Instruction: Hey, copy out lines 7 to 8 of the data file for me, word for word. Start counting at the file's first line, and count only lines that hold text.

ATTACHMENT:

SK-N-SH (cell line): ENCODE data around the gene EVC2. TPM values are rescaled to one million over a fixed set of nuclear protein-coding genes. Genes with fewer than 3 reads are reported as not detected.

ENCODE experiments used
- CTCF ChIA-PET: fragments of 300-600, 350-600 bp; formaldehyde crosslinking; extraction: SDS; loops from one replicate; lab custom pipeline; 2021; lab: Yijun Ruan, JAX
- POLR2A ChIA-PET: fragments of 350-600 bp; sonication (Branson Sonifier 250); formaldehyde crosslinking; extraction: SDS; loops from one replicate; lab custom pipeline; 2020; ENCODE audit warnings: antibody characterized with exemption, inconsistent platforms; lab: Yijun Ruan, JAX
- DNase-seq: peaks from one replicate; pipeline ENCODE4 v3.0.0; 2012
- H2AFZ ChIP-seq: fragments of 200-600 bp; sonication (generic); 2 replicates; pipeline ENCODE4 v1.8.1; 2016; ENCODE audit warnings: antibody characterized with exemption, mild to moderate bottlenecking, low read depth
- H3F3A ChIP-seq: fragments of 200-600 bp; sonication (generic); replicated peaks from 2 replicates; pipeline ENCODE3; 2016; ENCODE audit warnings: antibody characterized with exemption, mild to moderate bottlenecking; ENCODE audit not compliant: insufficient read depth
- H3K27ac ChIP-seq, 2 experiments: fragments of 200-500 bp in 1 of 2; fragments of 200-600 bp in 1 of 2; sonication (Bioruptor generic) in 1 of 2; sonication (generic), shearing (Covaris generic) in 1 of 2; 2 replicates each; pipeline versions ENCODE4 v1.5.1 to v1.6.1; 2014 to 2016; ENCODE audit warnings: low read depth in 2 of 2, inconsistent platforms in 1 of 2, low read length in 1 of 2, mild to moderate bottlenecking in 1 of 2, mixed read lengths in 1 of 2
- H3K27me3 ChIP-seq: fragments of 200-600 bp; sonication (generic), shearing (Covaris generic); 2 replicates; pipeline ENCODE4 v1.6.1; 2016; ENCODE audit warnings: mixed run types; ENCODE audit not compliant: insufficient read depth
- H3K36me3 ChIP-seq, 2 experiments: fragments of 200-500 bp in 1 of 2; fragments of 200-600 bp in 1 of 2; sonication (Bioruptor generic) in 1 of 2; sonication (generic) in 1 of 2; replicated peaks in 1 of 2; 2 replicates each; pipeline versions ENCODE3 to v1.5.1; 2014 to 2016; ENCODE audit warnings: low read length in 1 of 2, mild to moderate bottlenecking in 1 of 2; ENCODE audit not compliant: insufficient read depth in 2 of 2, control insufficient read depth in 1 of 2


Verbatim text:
- H3F3A ChIP-seq: fragments of 200-600 bp; sonication (generic); replicated peaks from 2 replicates; pipeline ENCODE3; 2016; ENCODE audit warnings: antibody characterized with exemption, mild to moderate bottlenecking; ENCODE audit not compliant: insufficient read depth
- H3K27ac ChIP-seq, 2 experiments: fragments of 200-500 bp in 1 of 2; fragments of 200-600 bp in 1 of 2; sonication (Bioruptor generic) in 1 of 2; sonication (generic), shearing (Covaris generic) in 1 of 2; 2 replicates each; pipeline versions ENCODE4 v1.5.1 to v1.6.1; 2014 to 2016; ENCODE audit warnings: low read depth in 2 of 2, inconsistent platforms in 1 of 2, low read length in 1 of 2, mild to moderate bottlenecking in 1 of 2, mixed read lengths in 1 of 2